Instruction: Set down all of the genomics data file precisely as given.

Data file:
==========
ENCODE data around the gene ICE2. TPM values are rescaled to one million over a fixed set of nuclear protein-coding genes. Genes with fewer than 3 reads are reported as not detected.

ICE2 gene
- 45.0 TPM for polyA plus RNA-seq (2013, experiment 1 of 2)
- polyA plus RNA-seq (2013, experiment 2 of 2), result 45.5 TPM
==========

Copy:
ENCODE data around the gene ICE2. TPM values are rescaled to one million over a fixed set of nuclear protein-coding genes. Genes with fewer than 3 reads are reported as not detected.

ICE2 gene
- 45.0 TPM for polyA plus RNA-seq (2013, experiment 1 of 2)
- polyA plus RNA-seq (2013, experiment 2 of 2), result 45.5 TPM